The University of Cincinnati conducted a study which surveyed the ways adolescents in urban areas dealt with asthma. Researchers first examined how spiritual practices could help treat asthma. They studied a group of adolescents and found that the ones who didn't incorporate spirituality into their lives ended up worse off emotionally and physically. Study leader Sian Cotton, an assistant professor in the family and community medicine department, said the study results "suggest[ed] that spiritual coping is an important element to consider when caring for adolescents with asthma."
The young people with asthma who didn't use spiritual coping techniques often used alternative and integrative medicine to self-manage their physical and emotional symptoms. The University of Cincinnati study surveyed the group of adolescents to find out which alternative medicine methods they used: the methods included guided imagery, herbs, massage and rubs, meditation, prayer, yoga, vitamins and dietary changes.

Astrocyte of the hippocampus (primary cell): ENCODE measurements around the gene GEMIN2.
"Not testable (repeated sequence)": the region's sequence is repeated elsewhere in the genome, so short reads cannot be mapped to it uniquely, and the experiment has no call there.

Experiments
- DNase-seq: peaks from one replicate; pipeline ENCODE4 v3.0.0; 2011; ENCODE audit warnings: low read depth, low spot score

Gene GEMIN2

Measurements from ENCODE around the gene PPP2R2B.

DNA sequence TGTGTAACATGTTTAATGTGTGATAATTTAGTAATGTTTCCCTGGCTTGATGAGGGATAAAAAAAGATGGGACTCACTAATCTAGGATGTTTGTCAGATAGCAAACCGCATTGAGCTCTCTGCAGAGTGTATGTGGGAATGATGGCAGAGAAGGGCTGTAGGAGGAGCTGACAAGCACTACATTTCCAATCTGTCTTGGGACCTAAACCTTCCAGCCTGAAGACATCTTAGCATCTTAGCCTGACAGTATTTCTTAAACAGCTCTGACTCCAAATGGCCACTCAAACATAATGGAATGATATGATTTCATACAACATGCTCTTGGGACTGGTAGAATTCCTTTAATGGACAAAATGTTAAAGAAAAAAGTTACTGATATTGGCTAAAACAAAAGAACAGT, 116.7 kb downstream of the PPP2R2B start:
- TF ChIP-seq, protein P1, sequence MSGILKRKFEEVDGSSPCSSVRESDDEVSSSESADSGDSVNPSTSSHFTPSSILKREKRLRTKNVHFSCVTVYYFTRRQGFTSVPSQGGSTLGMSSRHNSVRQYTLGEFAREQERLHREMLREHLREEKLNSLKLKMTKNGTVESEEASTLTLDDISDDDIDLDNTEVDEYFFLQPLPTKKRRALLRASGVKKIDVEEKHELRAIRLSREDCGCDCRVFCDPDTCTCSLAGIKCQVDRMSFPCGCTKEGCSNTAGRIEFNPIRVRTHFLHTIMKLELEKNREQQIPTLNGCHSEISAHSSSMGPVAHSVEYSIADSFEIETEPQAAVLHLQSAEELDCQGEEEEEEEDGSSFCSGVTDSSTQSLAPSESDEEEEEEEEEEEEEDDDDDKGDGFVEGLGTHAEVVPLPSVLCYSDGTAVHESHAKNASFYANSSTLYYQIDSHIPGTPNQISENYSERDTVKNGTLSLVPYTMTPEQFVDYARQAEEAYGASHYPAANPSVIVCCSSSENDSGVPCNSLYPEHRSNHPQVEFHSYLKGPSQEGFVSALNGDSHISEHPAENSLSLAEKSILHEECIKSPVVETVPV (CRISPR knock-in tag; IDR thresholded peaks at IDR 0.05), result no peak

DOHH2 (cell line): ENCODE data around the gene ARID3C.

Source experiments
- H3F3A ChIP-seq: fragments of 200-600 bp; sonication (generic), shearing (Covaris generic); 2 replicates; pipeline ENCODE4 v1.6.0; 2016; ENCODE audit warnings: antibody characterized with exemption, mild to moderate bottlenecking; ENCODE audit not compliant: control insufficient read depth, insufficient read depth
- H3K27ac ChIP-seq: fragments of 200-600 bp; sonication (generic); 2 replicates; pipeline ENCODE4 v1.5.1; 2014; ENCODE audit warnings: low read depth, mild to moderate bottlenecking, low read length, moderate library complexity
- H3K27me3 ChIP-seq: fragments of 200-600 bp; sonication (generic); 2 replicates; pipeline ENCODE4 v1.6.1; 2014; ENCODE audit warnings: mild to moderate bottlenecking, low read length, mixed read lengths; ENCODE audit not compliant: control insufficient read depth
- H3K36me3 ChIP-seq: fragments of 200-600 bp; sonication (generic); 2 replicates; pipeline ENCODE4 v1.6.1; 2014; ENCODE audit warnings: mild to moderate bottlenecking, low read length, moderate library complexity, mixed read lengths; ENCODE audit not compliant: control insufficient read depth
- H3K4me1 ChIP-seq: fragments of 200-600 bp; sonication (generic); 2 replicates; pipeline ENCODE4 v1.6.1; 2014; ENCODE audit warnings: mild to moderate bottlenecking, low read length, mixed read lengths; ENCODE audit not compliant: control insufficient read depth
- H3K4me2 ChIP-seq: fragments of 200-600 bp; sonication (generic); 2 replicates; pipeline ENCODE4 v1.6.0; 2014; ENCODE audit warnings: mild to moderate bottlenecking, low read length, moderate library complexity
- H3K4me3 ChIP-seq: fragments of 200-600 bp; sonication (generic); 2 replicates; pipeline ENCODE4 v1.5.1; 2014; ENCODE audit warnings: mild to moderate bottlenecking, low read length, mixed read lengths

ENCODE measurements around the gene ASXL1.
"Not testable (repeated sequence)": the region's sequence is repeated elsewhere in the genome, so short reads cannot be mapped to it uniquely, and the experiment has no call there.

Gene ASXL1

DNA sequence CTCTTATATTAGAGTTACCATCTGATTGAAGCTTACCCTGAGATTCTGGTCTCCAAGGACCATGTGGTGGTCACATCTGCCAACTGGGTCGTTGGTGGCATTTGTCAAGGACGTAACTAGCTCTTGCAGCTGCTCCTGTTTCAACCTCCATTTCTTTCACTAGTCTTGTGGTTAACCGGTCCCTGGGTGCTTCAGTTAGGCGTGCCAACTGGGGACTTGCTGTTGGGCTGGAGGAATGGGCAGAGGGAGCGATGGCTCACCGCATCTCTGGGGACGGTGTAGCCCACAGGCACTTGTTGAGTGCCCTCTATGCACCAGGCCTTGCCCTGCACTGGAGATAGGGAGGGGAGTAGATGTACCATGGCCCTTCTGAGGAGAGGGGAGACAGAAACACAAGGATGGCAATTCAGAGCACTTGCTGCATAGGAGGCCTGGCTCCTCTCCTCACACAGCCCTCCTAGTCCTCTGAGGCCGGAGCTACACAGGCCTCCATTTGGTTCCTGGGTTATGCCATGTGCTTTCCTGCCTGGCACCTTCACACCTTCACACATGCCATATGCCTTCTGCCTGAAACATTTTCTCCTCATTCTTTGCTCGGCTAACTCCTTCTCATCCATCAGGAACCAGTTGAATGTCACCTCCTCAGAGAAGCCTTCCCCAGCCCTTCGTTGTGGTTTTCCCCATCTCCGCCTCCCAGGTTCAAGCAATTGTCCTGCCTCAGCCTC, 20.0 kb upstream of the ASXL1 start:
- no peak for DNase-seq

Study leader Cotton said, "These findings show that this group of chronically ill adolescents is using complementary methods and finding them helpful.
"Providers should consider discussing the use of complementary or alternative medicine with their patients with asthma to help improve outcomes."
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Cotton also said the results of the study could help doctors ensure a better quality of life not only for young patients with asthma, but also for patients of all ages with all types of chronic ailments.
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